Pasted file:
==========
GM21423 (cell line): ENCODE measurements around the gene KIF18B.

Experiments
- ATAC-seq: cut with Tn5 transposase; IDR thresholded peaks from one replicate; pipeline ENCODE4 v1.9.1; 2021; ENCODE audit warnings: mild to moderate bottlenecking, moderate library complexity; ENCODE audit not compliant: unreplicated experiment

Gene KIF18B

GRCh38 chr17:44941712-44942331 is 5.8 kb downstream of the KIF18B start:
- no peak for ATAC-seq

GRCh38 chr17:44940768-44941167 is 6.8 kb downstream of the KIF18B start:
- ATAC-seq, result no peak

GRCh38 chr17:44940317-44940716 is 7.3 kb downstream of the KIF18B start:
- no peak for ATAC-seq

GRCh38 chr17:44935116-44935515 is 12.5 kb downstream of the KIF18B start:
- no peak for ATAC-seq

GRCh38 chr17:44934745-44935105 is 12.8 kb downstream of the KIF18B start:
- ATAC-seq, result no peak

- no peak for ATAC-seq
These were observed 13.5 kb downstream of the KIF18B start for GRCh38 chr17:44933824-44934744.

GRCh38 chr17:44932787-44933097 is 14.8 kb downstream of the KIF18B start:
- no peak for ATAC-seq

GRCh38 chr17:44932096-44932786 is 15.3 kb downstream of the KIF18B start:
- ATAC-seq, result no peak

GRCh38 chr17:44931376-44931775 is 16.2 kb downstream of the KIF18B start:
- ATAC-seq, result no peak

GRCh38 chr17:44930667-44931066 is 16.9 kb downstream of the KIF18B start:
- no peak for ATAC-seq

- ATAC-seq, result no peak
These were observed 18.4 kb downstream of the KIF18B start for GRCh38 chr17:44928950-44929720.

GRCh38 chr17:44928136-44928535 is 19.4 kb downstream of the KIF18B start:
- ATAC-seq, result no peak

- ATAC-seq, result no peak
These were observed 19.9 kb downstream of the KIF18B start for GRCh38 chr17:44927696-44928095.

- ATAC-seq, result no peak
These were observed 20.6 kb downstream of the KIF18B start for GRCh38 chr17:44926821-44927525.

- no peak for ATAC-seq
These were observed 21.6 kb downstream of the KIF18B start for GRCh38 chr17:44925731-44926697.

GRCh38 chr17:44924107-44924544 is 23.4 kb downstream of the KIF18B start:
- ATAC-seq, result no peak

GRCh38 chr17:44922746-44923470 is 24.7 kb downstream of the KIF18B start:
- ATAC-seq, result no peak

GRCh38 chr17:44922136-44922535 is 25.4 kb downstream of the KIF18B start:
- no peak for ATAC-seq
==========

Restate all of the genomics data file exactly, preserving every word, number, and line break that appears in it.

GM21423 (cell line): ENCODE measurements around the gene KIF18B.

Experiments
- ATAC-seq: cut with Tn5 transposase; IDR thresholded peaks from one replicate; pipeline ENCODE4 v1.9.1; 2021; ENCODE audit warnings: mild to moderate bottlenecking, moderate library complexity; ENCODE audit not compliant: unreplicated experiment

Gene KIF18B

GRCh38 chr17:44941712-44942331 is 5.8 kb downstream of the KIF18B start:
- no peak for ATAC-seq

GRCh38 chr17:44940768-44941167 is 6.8 kb downstream of the KIF18B start:
- ATAC-seq, result no peak

GRCh38 chr17:44940317-44940716 is 7.3 kb downstream of the KIF18B start:
- no peak for ATAC-seq

GRCh38 chr17:44935116-44935515 is 12.5 kb downstream of the KIF18B start:
- no peak for ATAC-seq

GRCh38 chr17:44934745-44935105 is 12.8 kb downstream of the KIF18B start:
- ATAC-seq, result no peak

- no peak for ATAC-seq
These were observed 13.5 kb downstream of the KIF18B start for GRCh38 chr17:44933824-44934744.

GRCh38 chr17:44932787-44933097 is 14.8 kb downstream of the KIF18B start:
- no peak for ATAC-seq

GRCh38 chr17:44932096-44932786 is 15.3 kb downstream of the KIF18B start:
- ATAC-seq, result no peak

GRCh38 chr17:44931376-44931775 is 16.2 kb downstream of the KIF18B start:
- ATAC-seq, result no peak

GRCh38 chr17:44930667-44931066 is 16.9 kb downstream of the KIF18B start:
- no peak for ATAC-seq

- ATAC-seq, result no peak
These were observed 18.4 kb downstream of the KIF18B start for GRCh38 chr17:44928950-44929720.

GRCh38 chr17:44928136-44928535 is 19.4 kb downstream of the KIF18B start:
- ATAC-seq, result no peak

- ATAC-seq, result no peak
These were observed 19.9 kb downstream of the KIF18B start for GRCh38 chr17:44927696-44928095.

- ATAC-seq, result no peak
These were observed 20.6 kb downstream of the KIF18B start for GRCh38 chr17:44926821-44927525.

- no peak for ATAC-seq
These were observed 21.6 kb downstream of the KIF18B start for GRCh38 chr17:44925731-44926697.

GRCh38 chr17:44924107-44924544 is 23.4 kb downstream of the KIF18B start:
- ATAC-seq, result no peak

GRCh38 chr17:44922746-44923470 is 24.7 kb downstream of the KIF18B start:
- ATAC-seq, result no peak

GRCh38 chr17:44922136-44922535 is 25.4 kb downstream of the KIF18B start:
- no peak for ATAC-seq